Somewhere in this book, Frank mentioned that he's a huge fan of coffee and cigarettes. This book proves it. It reads far less like a coherent chronicle of his life than a five-hour, stimulant-fueled, stream-of consciousness rant about a number of topics apparently irking Frank that day. The unfortunate result is an unfocused, dated train wreck, where we are "treated" to such groundbreaking insights as Televangelists are Bad, Reagan was Conservative, the War on Drugs is Ineffective and the PMRC is a Joke. Thanks.
Now, I don't blame Frank; he was just being honest. I instead focus my exasperation on the "editor" of this disaster, who should have immediately recognized that most of this book would be completely irrelevant the minute it hit the press. What's more, since anyone with a basic background in journalism would instantly know that most of Frank's diatribes were based almost entirely on conjecture, hearsay and dubious conspiracy theories, it should have been obvious that a full half of this book is complete crap.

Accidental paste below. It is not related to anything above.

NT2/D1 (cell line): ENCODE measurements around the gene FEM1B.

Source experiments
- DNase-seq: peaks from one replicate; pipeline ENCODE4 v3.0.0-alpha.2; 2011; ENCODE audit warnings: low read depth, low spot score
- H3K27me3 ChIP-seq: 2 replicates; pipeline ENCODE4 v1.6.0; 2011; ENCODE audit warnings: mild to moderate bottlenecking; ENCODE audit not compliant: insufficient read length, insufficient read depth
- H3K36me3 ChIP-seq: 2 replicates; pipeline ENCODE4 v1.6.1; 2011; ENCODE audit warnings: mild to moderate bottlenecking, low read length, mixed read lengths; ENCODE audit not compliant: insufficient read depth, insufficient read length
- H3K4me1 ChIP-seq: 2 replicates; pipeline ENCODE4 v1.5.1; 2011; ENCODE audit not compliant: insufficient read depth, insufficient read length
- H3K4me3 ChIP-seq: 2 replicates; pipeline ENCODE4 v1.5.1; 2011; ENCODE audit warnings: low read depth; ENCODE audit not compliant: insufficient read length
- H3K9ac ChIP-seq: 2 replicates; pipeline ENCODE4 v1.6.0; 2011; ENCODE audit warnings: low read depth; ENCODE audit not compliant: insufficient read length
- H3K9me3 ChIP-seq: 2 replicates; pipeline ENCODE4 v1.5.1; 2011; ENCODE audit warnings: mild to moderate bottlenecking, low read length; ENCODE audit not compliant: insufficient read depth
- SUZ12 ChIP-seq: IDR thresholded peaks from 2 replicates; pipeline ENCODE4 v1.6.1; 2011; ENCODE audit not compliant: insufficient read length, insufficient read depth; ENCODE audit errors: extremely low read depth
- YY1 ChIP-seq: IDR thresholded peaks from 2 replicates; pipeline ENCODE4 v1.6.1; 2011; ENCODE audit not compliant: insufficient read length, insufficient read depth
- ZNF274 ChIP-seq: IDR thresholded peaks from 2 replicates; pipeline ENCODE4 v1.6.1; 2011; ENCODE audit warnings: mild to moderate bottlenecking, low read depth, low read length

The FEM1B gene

The result is that not only is the last half of this book unreadable, but also that a wonderful opportunity for a first-hand account of a fascinating story was forever lost. I mean, here's a guy who, I believe, has released almost 100 albums, has produced some of history's most groundbreaking rock music, and became a virtuoso guitarist and respected composer with no formal musical training-where's that story? Instead, we suffer through 50 pages of Frank watching charismatic preachers from Texas on TV, describing point by excruciating point what's happening on the screen.
If the person overseeing this mess would have had the slightest hint of a spine and reeled this thing in, we might have had a truly insightful glimpse into what made this enigmatic genius tick. Instead, we learn that Frank would like to see Apartheid abolished. Oh wait, that happened 15 years ago. A wasted opportunity.